Due to a lack of funds, I didn’t purchase the book, but one message (which I’d heard before) bears repeating — write hard, write fast. Tie that with Anne Lamott’s Shitty First Draft philosophy, and you’ve got a recipe for a first draft. Or rather, you have no excuses to not write a first draft.

So — having had my ass kicked by Sun Tzu’s modern devotees, I made a goal for myself: 15000 more words by Saturday. That comes out to 2500 a day, for those who do daily word counts. That’ll put me ca. 35000 words by the weekend, which is almost halfway through an 80000 word novel.

You’d think I would have been on fire today. But no.

Today is a wonderful example of how far I will go to avoid writing when I’ve tried to set goals. I spent way too many hours job hunting. Productive! may be what you’re thinking, but trust me, it’s more like, looking at every possible company (FBI, CIA, NSA, you know, the usual) and getting more and more depressed at the lack of jobs I’m qualified for.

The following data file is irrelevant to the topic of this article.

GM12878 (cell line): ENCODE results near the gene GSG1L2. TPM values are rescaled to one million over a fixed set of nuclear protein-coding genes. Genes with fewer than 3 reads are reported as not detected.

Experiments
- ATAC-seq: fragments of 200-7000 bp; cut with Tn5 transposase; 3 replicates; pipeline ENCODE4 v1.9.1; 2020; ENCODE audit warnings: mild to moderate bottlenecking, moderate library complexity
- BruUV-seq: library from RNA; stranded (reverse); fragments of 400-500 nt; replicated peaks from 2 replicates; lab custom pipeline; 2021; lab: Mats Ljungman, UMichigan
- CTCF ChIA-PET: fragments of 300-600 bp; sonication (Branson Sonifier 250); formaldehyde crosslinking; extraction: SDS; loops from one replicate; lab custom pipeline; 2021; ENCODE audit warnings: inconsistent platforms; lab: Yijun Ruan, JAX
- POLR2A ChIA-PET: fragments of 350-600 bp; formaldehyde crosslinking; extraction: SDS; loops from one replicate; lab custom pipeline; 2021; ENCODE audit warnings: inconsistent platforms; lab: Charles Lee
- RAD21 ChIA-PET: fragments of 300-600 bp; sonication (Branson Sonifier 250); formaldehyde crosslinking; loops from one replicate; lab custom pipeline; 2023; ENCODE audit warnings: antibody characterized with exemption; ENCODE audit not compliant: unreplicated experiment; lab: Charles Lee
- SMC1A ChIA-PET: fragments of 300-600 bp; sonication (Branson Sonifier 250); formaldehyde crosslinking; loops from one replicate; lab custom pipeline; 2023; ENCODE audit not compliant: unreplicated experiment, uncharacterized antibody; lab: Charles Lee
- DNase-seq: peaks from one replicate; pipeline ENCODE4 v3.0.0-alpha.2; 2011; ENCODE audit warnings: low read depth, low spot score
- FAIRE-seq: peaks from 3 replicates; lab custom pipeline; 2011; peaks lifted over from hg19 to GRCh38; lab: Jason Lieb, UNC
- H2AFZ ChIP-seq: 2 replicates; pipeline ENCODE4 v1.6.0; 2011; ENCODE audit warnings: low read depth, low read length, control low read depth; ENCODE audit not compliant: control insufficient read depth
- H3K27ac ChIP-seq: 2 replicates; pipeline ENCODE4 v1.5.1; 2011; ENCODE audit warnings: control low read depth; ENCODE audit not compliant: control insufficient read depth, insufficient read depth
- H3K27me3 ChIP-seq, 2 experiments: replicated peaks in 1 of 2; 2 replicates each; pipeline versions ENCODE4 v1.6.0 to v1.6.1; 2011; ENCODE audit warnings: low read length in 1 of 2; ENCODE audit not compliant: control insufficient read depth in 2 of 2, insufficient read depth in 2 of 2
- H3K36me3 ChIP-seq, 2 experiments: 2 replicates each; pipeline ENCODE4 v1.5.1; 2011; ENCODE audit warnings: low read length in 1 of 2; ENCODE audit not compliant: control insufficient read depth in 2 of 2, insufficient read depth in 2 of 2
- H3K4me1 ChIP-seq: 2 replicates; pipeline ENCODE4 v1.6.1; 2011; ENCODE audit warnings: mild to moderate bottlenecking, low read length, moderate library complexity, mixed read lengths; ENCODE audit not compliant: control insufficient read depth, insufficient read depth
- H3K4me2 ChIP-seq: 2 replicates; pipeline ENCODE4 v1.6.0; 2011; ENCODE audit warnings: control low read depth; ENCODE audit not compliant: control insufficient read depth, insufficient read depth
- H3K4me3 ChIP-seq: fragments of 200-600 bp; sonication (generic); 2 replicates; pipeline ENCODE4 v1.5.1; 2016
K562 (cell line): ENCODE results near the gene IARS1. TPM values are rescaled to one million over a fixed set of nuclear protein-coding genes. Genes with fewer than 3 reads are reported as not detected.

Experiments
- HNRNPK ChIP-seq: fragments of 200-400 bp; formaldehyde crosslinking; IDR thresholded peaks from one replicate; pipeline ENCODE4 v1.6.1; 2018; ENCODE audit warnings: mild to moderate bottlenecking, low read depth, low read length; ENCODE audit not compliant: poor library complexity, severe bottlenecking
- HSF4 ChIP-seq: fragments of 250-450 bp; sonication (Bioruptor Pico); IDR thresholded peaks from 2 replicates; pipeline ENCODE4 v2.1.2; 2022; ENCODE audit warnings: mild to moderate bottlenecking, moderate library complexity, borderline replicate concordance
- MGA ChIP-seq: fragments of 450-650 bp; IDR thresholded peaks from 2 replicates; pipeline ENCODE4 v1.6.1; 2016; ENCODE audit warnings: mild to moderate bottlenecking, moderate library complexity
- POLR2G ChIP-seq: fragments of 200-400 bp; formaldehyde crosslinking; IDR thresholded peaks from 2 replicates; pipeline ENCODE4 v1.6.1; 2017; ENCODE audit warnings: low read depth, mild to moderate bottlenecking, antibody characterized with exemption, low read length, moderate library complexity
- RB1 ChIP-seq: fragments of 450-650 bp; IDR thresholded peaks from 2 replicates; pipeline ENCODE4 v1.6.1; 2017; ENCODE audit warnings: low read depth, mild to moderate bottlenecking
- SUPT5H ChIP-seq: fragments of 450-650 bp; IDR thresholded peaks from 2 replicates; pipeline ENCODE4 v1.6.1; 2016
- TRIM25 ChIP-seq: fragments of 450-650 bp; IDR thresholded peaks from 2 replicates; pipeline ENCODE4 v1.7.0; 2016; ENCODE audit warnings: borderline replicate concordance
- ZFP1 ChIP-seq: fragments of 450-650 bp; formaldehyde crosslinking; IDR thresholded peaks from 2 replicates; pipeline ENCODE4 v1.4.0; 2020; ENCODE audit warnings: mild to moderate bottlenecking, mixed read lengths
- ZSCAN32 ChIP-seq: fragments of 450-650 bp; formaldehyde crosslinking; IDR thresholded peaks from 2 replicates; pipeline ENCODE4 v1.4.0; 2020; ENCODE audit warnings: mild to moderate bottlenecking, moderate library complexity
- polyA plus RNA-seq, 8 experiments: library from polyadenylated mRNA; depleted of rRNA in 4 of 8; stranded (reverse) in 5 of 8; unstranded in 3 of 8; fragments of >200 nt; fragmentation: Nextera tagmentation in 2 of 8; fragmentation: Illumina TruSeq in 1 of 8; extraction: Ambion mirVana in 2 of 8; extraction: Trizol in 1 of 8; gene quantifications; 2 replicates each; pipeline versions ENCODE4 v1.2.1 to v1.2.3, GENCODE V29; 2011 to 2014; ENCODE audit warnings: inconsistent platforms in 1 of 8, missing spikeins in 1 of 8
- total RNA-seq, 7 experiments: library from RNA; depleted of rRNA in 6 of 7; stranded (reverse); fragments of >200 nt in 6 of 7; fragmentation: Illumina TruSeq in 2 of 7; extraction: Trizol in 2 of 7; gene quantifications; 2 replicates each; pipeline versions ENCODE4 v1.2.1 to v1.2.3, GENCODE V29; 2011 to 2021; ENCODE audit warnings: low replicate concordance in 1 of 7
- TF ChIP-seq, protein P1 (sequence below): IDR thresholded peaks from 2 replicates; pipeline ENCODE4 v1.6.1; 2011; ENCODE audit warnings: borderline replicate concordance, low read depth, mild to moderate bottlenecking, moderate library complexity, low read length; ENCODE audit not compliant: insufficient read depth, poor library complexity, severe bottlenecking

I did find a few to apply to, however, and I even drafted one cover letter (not for a government agency).

This always happens. Whenever I set goals for my writing, my productivity in other areas kicks into steroid-like overdrive. Which is good for those areas. Just not for my word count.

So now that I’ve got that 6-hour job hunt out of my system (and two beers in me, let’s be honest), I’ll start writing.

I think.

15000 words aren’t gonna write themselves.

P.S. Whenever the words aren’t coming, the boyfriend suggests the Jack Bauer method of torture – you know the one about how when Jack Bauer lost his keys, he tortured himself until they gave up the location? Ah, never mind.

April 30, 2010